Lawmakers grilled Veterans Affairs Department officials about the IT issues that prevented tens of thousands of veterans from receiving education and housing stipends on time.
Veterans Affairs Department officials on Thursday refused to give a date for when they would resolve IT issues that have prevented tens of thousands of veterans from receiving G.I. Bill benefits on time.
Under legislation passed in August 2017, the agency was required to reconfigure its method for calculating the amount of housing and educational assistance veterans would receive under the G.I. Bill. The change meant the department needed to upgrade the Long Term Solution system, or LTS, the IT used to calculate benefits.
Officials previously assured Congress the new tech would be fully operational by Aug. 1, but more than three months later, the overhaul is still in progress. As a result, the agency has issued benefits for this year’s fall semester weeks, sometimes months, behind schedule.
“We were promised that the [problems] would be addressed in a matter of weeks. We were also promised the delays would be short and would not significantly impact students,” said House Veterans Affairs Economic Opportunity subcommittee Chairman Jodey Arrington, R-Texas. “I find these delays are simply unacceptable.”
The claims backlog peaked on Sept. 14 with some 207,000 vets awaiting benefits, but as of Thursday, that number stood around 73,000, according to Maj. Gen. Robert Worley, director of the Veterans Benefit Administration’s Education Service. While Worley said that overall number is fairly typical, it includes some 11,000 vets who have waited more than 30 days to receive the education and housing stipend. Of those, 1,000 have waited more than 60 days.
The agency is focusing its efforts on processing those older claims, and it’s brought on additional employees and implemented mandatory overtime to begin chipping away at the backlog, said Veterans Affairs Undersecretary for Benefits Paul Lawrence. The agency will continue to work on the backlog in the old system to avoid delays, he said.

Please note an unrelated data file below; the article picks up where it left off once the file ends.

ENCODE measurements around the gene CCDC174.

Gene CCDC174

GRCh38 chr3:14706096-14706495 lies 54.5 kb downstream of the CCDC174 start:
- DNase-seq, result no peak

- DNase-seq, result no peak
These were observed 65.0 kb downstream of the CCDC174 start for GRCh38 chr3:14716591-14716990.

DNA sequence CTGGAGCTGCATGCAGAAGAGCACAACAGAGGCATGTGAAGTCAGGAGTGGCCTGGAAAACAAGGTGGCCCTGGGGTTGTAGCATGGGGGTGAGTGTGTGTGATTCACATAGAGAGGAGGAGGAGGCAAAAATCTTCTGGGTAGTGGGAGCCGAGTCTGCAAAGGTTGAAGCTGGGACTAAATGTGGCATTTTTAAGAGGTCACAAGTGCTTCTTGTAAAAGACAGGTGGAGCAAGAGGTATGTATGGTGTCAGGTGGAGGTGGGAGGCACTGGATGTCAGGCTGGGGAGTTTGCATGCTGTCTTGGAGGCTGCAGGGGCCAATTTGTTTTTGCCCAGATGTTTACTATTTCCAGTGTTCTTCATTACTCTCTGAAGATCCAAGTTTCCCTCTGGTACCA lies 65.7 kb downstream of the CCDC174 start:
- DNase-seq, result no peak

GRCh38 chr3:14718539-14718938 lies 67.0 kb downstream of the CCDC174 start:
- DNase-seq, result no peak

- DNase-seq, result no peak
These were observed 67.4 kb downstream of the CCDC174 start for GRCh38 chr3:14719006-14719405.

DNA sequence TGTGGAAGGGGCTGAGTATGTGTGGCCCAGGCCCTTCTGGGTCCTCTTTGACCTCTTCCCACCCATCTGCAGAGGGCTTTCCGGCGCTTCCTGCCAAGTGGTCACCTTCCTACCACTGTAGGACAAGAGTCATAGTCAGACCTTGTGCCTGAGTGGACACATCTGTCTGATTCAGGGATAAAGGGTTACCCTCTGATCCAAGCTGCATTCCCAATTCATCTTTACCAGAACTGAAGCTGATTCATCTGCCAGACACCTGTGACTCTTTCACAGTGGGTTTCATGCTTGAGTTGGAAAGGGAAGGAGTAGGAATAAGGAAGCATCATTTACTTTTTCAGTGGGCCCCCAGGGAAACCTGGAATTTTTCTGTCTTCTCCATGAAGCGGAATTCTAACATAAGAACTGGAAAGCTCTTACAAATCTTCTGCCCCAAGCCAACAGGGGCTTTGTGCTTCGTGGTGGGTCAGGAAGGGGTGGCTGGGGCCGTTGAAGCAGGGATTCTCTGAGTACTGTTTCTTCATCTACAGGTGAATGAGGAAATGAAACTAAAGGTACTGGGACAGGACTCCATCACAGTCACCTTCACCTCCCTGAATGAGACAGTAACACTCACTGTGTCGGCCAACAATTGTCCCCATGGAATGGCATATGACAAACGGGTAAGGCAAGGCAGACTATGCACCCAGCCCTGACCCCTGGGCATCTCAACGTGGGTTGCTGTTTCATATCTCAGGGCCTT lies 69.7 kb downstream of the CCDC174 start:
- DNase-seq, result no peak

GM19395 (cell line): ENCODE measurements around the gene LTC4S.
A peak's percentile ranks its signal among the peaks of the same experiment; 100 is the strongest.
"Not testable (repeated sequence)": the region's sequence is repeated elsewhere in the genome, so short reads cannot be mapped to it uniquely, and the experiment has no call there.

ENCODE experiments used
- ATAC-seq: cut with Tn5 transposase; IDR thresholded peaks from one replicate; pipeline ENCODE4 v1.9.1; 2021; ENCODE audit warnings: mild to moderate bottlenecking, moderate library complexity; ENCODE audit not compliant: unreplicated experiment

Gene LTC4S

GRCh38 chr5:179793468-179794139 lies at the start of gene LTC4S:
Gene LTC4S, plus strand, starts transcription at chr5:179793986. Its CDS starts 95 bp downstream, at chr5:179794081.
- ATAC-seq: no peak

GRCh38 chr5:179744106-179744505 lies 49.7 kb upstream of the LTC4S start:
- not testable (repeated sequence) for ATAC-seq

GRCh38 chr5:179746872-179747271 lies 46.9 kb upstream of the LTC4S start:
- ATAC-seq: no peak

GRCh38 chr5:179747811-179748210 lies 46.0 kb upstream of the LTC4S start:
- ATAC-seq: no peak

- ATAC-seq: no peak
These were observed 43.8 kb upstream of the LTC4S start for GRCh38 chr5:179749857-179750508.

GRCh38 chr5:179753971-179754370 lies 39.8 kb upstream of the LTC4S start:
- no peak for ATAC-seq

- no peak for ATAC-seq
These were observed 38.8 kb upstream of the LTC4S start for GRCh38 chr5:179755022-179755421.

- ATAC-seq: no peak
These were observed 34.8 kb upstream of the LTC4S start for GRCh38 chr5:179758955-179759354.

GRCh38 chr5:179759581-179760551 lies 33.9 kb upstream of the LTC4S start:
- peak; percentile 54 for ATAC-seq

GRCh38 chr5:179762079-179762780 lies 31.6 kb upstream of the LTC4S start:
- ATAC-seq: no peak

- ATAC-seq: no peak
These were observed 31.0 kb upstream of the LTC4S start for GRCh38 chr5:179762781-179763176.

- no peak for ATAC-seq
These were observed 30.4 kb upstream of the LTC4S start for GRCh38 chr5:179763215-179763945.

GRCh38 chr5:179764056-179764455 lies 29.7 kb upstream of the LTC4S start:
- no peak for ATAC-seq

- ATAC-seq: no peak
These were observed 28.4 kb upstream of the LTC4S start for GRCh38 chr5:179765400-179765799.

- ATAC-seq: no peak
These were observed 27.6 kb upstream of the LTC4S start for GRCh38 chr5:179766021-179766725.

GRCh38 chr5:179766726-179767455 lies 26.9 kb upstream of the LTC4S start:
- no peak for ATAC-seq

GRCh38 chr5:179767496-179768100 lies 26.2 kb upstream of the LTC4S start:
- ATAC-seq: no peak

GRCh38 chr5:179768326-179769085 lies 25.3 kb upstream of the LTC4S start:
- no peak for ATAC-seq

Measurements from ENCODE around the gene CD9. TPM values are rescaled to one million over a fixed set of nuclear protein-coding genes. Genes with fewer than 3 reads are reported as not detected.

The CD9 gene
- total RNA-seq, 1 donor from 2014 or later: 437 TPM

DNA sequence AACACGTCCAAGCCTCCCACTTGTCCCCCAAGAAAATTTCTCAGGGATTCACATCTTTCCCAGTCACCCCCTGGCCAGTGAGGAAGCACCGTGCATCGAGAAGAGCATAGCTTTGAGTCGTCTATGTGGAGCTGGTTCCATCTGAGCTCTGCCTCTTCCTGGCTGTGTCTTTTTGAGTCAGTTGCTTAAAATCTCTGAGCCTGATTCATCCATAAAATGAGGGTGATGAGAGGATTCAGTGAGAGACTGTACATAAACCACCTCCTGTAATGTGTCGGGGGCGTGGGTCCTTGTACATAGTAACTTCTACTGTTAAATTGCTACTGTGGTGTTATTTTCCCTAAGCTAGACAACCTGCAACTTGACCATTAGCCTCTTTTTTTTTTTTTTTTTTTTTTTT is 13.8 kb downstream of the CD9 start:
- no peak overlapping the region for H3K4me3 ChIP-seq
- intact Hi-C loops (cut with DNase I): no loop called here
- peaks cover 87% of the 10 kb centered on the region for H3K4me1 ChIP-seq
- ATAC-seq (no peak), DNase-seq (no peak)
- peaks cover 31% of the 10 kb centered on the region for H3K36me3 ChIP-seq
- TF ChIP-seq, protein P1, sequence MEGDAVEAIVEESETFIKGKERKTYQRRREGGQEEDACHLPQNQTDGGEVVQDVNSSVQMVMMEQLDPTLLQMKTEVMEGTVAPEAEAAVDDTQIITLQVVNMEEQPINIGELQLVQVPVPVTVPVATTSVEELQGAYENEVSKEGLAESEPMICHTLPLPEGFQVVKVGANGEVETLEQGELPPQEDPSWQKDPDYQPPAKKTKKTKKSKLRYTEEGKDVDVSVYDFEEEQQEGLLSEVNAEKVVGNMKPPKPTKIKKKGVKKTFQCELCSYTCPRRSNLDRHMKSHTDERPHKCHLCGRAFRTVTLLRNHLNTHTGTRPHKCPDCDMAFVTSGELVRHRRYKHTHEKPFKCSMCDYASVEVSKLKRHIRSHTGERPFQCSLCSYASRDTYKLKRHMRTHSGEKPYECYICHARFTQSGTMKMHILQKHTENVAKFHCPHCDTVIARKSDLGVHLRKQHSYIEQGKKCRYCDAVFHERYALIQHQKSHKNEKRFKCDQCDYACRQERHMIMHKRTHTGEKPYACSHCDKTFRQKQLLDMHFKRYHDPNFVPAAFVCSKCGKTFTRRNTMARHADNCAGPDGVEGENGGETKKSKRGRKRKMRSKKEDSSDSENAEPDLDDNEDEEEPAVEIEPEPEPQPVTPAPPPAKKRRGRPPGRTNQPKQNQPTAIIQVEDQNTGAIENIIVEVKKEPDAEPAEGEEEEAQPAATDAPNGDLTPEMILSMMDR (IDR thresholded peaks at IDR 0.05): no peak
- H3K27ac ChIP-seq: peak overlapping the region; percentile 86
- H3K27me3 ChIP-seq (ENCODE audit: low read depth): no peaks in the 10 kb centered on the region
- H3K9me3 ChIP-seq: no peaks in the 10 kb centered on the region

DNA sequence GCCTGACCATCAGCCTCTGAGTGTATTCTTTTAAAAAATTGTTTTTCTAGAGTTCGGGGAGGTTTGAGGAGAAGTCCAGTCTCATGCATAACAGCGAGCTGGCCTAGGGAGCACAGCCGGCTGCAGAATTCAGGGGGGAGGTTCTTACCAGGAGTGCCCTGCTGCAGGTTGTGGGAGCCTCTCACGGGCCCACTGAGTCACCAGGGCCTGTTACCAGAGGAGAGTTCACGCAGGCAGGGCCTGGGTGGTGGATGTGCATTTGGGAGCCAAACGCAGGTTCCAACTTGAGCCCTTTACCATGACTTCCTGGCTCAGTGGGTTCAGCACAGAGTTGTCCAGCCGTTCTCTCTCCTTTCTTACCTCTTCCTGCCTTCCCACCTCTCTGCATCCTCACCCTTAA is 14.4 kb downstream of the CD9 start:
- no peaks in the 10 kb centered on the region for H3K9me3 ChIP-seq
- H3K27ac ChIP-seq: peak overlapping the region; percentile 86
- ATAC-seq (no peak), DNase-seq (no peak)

The new system likely won’t be up and running for the spring semester, Lawrence told the panel. He also didn’t want to set a final date for completing the overhaul to avoid “until we have [more] certainty.”
His answer, however, didn’t inspire lawmakers’ confidence.
“Just because you all missed the last deadline … doesn’t mean you don’t get to have a deadline going forward,” said ranking member Beto O’Rourke, D-Texas. “That’s a recipe for disaster if I’ve ever heard one.”
The LTS upgrade has proven especially difficult because it’s connected to numerous other legacy IT systems, said Richard Crowe, a senior vice president at Booz Allen Hamilton, the contractor charged with implementing the new tech. Each system is dependent on the others, so changing one piece can disrupt the entire process, he said.
“From Booz Allen’s perspective, the challenges we’ve faced have come from endeavoring to build something new on top of something very old,” Crowe said. “Many of these underlying systems are passed, at, or very near their intended dates for retirement.”
Lawmakers wasted no time extrapolating the complications with LTS to the agency’s broader troubles with outdated IT.
“It feels like an exercise in futility,” Arrington said. “I feel like there’s a leadership issue, I feel like there’s a lack of strategic management, I don’t think there’s a real plan for the IT architecture of this agency. I think it’s just fundamentally broken.”
Rep. Jim Banks, R-Ind., also linked the benefits delays to the beleaguered modernization of the agency’s electronic health record system. Banks, who heads the subcommittee responsible for monitoring the multibillion-dollar overhaul, called into question the department’s ability to succeed in any major IT upgrade.
“You seem to dive in without a solid understanding of all the dependencies and touch points in these legacy systems so you wind up inventing and reinventing the plan throughout the project every single time,” he said. “[It’s] as if no one looks under the hood of these systems for years and years until suddenly you’re in there rewiring them like we are today. We have to build up the capacity and change the strategy or this will happen again and again.”